Needs explanation and examples. This function will be called whenever the plot widget needs to redraw your plotType (window resizes, zooms, etc). It is a simple method call, and is called with the plotType object as the first argument, the canvas upon which to draw as the second argument (typically the widget, but sometimes not), and the canvas ratio if the canvas's size is not the same as the widget's size.

Now, something that I always forget to do is to convert the data values to pixel values. You do that with the widget's x- and y-axis objects with code like

 my $x_to_plot = $self->widget->x->reals_to_pixels($xs, $ratio)

If it seems like your new plot type is not plotting anything, be sure that you have properly converted the points you are trying to plot.

CallBack ^

This class lets you supply your own callback for drawing routines. In time, it may also allow you to supply your own callback for autoscaling, but that's not supported at the moment. This may seem overly high-level, but it's mostly here so that you can implement custom drawing routines, implement user-level tweaks to existing classes, and toy around with new plot types without having to write a full-blown plot class.

New Drawing Techniques

If you like the way that a class operates but want to use your own drawing routines, you can specify a base class and a drawing callback like so:

 my $smiley_plot_type = pt::CallBack(
        base_class => 'PDL::Graphics::Prima::PlotType::Pair::Blobs',
        draw => sub {
                my ($self, $canvas, $ratio) = @_;
                # Retrieve the data from the dataset:
                my ($xs, $ys) = $self->dataset->get_data_as_pixels($ratio);
                # Draw the smileys:
                $canvas->pdl_ellipses($xs, $ys, 20, 20);        # face
                $canvas->pdl_fill_ellipses($xs - 5, $ys + 4, 2, 2);     # left eye
                $canvas->pdl_fill_ellipses($xs + 5, $ys + 4, 2, 2); # right eye
                $canvas->pdl_arcs($xs, $ys, 10, 10, 200, 340); # smiling mouth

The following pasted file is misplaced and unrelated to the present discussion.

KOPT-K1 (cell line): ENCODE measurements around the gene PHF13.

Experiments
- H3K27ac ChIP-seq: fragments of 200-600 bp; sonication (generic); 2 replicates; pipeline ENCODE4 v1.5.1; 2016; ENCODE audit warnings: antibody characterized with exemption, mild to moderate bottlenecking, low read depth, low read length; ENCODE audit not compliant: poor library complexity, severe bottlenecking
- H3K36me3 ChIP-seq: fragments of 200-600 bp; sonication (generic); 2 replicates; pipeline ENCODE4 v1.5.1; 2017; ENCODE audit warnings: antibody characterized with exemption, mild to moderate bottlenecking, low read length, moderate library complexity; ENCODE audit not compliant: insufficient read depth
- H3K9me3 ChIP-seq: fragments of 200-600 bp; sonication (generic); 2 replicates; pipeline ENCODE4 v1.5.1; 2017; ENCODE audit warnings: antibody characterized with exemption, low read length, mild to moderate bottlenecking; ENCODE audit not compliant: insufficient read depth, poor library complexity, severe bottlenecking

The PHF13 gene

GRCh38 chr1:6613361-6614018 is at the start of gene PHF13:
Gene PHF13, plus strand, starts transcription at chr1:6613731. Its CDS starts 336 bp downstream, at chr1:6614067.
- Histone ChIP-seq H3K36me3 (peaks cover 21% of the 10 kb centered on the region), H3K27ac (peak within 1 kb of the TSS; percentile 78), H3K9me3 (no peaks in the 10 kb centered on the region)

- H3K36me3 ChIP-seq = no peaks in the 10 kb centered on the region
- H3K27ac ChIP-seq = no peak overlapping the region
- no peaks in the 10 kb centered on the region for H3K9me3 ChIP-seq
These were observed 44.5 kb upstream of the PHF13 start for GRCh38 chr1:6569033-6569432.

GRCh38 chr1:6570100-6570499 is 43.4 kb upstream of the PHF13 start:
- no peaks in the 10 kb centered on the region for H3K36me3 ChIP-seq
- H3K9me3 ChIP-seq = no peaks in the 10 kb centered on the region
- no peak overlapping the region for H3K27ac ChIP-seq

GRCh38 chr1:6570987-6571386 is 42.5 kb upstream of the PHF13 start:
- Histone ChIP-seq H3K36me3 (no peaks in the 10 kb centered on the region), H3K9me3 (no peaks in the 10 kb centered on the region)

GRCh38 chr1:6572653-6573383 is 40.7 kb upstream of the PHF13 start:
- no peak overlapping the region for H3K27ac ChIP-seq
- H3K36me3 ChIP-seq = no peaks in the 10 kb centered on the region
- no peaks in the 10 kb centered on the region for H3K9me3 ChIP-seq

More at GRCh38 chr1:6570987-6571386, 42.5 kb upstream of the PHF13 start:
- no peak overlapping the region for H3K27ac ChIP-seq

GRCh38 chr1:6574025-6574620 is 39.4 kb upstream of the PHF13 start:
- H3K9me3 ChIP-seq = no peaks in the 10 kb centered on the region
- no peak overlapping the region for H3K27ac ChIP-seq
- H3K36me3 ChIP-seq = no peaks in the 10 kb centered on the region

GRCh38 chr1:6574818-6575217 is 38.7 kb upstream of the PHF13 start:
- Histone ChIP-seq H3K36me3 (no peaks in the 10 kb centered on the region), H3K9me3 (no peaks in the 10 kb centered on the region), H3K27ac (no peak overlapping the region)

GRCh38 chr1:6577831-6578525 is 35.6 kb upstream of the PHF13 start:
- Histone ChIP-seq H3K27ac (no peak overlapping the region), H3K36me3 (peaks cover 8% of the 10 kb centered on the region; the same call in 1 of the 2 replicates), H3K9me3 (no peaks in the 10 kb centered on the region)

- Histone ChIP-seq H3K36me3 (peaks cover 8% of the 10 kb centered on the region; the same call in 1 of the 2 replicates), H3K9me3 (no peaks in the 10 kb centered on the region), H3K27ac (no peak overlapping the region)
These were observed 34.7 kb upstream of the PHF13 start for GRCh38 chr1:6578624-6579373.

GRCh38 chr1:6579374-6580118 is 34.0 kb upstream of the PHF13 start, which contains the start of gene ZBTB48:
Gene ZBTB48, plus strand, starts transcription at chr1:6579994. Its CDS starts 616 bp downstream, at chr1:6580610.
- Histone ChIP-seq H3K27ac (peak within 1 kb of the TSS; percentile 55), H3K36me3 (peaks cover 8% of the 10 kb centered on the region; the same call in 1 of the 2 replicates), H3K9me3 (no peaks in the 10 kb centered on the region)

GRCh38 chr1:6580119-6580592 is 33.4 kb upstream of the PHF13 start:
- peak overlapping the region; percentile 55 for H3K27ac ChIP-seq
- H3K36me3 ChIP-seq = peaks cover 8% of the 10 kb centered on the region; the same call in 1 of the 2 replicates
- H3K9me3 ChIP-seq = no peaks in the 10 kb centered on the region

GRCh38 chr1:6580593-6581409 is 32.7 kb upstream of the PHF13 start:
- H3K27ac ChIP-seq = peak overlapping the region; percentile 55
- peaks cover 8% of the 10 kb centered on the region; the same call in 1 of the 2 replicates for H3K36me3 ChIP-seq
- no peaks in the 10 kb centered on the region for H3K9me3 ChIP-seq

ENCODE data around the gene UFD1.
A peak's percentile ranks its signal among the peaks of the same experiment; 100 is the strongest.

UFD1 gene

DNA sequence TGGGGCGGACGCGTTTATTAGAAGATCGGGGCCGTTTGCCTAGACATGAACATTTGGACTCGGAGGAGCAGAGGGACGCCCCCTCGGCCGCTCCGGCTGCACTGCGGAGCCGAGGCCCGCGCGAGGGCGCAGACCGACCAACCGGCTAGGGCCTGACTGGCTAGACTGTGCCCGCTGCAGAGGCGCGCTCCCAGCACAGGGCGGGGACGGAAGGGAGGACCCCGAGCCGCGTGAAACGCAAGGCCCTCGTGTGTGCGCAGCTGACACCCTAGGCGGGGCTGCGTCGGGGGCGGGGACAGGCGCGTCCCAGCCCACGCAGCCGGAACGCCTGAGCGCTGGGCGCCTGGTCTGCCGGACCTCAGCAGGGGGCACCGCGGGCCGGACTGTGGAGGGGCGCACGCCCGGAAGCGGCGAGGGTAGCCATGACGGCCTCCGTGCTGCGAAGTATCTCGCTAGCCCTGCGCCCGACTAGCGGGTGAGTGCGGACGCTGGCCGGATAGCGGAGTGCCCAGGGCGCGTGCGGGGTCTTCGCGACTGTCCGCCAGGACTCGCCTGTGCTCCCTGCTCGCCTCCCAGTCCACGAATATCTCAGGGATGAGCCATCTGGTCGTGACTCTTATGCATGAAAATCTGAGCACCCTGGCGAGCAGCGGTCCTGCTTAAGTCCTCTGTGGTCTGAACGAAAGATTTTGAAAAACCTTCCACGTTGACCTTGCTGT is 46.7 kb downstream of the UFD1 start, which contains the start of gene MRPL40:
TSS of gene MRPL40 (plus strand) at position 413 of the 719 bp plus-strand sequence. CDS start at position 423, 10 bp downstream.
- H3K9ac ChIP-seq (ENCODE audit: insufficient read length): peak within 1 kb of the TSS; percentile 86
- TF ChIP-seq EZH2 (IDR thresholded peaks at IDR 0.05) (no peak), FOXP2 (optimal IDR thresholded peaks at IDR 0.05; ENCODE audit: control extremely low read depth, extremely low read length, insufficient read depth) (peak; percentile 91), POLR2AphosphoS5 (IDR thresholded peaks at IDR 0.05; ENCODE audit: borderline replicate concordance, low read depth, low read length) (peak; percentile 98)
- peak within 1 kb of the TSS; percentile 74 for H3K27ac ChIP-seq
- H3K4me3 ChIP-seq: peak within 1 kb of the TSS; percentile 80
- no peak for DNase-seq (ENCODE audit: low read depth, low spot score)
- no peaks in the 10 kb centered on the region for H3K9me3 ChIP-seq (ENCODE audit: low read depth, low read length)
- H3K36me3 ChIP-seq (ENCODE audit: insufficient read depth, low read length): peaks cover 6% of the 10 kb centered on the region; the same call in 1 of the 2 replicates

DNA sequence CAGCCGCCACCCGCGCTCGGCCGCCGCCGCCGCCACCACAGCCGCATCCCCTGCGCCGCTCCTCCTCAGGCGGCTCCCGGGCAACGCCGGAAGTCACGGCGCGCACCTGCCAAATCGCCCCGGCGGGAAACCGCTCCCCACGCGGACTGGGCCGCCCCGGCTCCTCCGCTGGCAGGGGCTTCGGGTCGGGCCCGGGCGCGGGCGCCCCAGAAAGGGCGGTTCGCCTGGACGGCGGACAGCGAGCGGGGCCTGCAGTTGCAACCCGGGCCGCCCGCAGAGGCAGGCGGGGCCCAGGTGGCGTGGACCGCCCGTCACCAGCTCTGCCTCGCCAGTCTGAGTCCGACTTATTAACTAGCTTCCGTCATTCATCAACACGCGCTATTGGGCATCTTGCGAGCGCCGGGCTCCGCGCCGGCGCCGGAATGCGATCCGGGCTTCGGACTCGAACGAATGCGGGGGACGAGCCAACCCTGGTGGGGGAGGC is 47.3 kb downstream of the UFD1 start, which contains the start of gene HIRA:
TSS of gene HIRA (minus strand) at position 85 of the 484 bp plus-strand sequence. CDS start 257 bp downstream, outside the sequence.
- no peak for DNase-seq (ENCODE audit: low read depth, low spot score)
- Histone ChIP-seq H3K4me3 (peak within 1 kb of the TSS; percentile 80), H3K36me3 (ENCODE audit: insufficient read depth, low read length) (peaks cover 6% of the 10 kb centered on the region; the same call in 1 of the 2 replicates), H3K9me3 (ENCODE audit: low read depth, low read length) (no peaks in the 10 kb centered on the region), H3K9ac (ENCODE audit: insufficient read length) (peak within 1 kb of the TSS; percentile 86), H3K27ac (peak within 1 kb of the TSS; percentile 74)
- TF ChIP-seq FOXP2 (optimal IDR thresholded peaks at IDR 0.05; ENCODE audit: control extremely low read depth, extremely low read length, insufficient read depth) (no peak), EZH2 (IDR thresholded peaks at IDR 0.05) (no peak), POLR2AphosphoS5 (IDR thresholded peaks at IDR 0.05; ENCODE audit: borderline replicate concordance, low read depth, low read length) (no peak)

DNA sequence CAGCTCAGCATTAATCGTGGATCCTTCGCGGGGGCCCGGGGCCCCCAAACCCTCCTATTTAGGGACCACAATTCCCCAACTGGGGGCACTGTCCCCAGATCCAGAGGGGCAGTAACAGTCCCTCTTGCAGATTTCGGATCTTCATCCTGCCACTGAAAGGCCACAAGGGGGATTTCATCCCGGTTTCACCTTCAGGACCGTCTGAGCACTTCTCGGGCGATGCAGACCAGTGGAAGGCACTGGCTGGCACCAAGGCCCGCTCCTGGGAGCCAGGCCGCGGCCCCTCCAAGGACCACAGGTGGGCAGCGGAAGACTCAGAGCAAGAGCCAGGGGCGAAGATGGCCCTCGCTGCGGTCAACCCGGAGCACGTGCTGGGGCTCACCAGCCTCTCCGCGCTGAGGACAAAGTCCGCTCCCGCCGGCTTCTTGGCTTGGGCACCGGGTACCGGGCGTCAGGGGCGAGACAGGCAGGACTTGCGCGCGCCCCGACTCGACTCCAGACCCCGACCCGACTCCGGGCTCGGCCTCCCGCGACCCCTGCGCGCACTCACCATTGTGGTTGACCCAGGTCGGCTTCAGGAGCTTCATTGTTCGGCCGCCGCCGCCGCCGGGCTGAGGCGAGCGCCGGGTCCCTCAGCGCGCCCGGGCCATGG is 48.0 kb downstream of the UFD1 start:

radius => 10,   # be sure to coordinate with pdl_ellipses, above

This will use the Blobs methods for determining xmin, xmax, ymin, and ymax, but use this custom method for drawing smileys.


I have lots of things that need to happen to improve this component of the library.


Are string-properties OK, or should they be constants? (threadlike, for example) Should properties be threadable?

Documentation on Combining

I need to explain how to use multiple plotTypes together in the DESCRIPTION. (For now, the best discussion is in PDL::Graphics::Prima::Simple, in case you're looking.)

New Plot Types

There are many, many plot types that are not yet supported, but should be. Sequential plot-types that come to mind include:


Draw flow-fields with arrows of various sizes and orientations. Args: orientation, style => head, tail (ORable?), filled, length


I would really like to be able to draw error-bands around a best-fit function.


Box-and-whisker plots should be easy enough, a simple extension of error bars.

Set plot-types that come to mind include many fitting types, such as:

 gauss-cdf-fit     gauss-pdf-fit
 lorentz-cdf-fit   lorentz-pdf-fit
 p-law-cdf-fit     p-law-pdf-fit
 log-norm-cdf-fit  log-norm-pdf-fit
 exp-cdf-fit       exp-pdf-fit
 beta-cdf-fit      beta-pdf-fit

Surely there are others. In addition:


A plot type that bins Pair data in x/y bins and plots a grayscale. This would be useful for visualizing huge quantities of x/y data, when plotting with points would fail due to too many in the same place.

simpler image support

pgrid::Color, while immensely flexible, is very slow. Prima has hooks for adding images to a Drawable object, but they have not yet been incorporated into PDL::Drawing::Prima. Once that happens, fast and scalable image support will be possible.

consistent interface for caching

Many of these plottypes could speed up bounds calculations by caching certain results. I need to implement a generic interface for caching, and cache clearing.

Add support for 3d Plots

Dmitry has written a proof-of-concept widget that uses openGL and it should be possible to make many of these plotTypes work with 3d data just as well as with 2d data.


David Mertens (dcmertens.perl@gmail.com)


Here is the full list of modules in this distribution:


Defines the Plot widget for use in Prima applications


Specifies the behavior of axes (but not the scaling)


Specifies the behavior of DataSets


Defines the lm:: namespace


Specifies a collection of different color palettes


Defines the different ways to visualize your data


Encapsulates all interaction with the Term::ReadLine family of modules.


Specifies different kinds of scaling, including linear and logarithmic


Defines a number of useful functions for generating simple and not-so-simple plots


Portions of this module's code are copyright (c) 2011 The Board of Trustees at the University of Illinois.

Portions of this module's code are copyright (c) 2011-2013 Northwestern University.

This module's documentation are copyright (c) 2011-2013 David Mertens.

All rights reserved.

This module is free software; you can redistribute it and/or modify it under the same terms as Perl itself.

syntax highlighting: